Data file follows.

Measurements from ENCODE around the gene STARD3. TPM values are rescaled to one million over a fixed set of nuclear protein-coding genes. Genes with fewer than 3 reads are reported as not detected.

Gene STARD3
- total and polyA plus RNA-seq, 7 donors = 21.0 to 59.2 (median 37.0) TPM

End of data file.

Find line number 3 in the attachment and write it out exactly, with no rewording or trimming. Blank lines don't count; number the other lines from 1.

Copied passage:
- total and polyA plus RNA-seq, 7 donors = 21.0 to 59.2 (median 37.0) TPM